Spirits are high for Williamsport grads

June 11, 2004|by ANDREW SCHOTZ


The air was stuffy, but the spirits were high at Hagerstown Community College Thursday for Williamsport High School's commencement ceremony.

Students tossed their caps to the roof of the Athletic Recreation & Community Center and roared as soon as Principal John Davidson declared them graduates.

Roughly 1,500 people packed bleachers and folding chairs at the ARCC to see more than 180 sons, daughters, friends and relatives graduate.

Spectators fanned themselves with programs to circulate the thick air that filled the gymnasium. People who walked past floor fans stopped momentarily to enjoy the cooling breeze.


For some, diplomas brought deeper relief.

Outside the ARCC after the ceremony, graduate David Petway said he's joining the U.S. Air Force in August.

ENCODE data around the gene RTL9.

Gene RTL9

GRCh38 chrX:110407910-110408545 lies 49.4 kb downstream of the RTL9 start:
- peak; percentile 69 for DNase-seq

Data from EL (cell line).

"It's been a long haul and a challenge, but I can thank the Lord that he made it," his mother, Denise Petway, said.

Jessica Long, another graduate, said she'll attend HCC for its veterinary assistant program and hopes to get a job in the field.

"I've loved animals all my life," she said.

That includes her beef steer that was named 4-H grand champion at Washington County's Ag Expo in 2000.

People clustered around graduates they knew outside for photos and hugs.

Judy Brosky was part of the crowd. Then she went to get a congratulatory helium balloon and a stuffed dog dressed in cap and gown. When she came back, she joked that she had "lost" eight people in her group.

Brosky came to see her grandson, Luke Hintze, who played golf in high school.

"He's not going to rest because we won't let him," she joked.

Luke is attending HCC, "getting his feet wet," Brosky said.

Two student speakers sent their class off into the world with short motivational speeches.

"It is up to you to define success," salutatorian Aaron Buchman said.

He offered three components of his own definition: "friendship, morality and, most importantly, a relationship with God."

Valedictorian Benjamin Jordan said that people may expect his classmates to change when they graduate.

"But how many special people change?" he asked. "Let's use our past experiences and stay true to ourselves."

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